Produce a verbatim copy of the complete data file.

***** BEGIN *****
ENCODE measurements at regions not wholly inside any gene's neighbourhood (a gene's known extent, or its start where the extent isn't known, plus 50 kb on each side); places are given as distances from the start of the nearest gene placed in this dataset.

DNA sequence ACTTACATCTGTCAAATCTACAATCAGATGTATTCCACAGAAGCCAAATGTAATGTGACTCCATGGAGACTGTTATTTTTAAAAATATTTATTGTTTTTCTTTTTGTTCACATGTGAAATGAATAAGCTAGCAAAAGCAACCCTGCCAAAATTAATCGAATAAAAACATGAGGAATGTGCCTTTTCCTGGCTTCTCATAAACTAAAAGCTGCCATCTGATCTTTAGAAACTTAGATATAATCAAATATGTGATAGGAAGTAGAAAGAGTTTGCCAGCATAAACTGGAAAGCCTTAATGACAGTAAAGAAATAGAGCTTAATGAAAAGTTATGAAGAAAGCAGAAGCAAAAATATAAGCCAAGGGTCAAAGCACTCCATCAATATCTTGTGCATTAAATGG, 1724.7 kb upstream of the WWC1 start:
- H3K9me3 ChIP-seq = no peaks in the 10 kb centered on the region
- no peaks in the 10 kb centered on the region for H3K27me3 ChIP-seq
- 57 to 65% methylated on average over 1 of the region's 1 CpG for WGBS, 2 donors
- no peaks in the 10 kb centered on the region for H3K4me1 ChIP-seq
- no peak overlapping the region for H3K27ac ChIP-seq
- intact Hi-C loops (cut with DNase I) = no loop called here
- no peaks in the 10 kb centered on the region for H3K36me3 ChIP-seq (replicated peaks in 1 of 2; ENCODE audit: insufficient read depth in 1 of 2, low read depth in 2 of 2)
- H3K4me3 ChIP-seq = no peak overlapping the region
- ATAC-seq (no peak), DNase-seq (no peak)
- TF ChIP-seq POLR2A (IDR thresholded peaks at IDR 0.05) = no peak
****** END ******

ENCODE measurements at regions not wholly inside any gene's neighbourhood (a gene's known extent, or its start where the extent isn't known, plus 50 kb on each side); places are given as distances from the start of the nearest gene placed in this dataset.

DNA sequence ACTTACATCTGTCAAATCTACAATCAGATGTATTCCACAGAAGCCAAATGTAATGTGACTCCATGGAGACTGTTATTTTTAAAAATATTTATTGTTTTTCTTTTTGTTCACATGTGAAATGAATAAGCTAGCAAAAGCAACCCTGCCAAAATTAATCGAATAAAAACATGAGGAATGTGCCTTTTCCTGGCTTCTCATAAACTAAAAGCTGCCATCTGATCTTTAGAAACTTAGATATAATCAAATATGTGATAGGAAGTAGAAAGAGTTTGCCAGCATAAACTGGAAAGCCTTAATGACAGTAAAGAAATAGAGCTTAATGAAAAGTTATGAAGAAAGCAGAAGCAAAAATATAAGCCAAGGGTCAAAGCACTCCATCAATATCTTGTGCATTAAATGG, 1724.7 kb upstream of the WWC1 start:
- H3K9me3 ChIP-seq = no peaks in the 10 kb centered on the region
- no peaks in the 10 kb centered on the region for H3K27me3 ChIP-seq
- 57 to 65% methylated on average over 1 of the region's 1 CpG for WGBS, 2 donors
- no peaks in the 10 kb centered on the region for H3K4me1 ChIP-seq
- no peak overlapping the region for H3K27ac ChIP-seq
- intact Hi-C loops (cut with DNase I) = no loop called here
- no peaks in the 10 kb centered on the region for H3K36me3 ChIP-seq (replicated peaks in 1 of 2; ENCODE audit: insufficient read depth in 1 of 2, low read depth in 2 of 2)
- H3K4me3 ChIP-seq = no peak overlapping the region
- ATAC-seq (no peak), DNase-seq (no peak)
- TF ChIP-seq POLR2A (IDR thresholded peaks at IDR 0.05) = no peak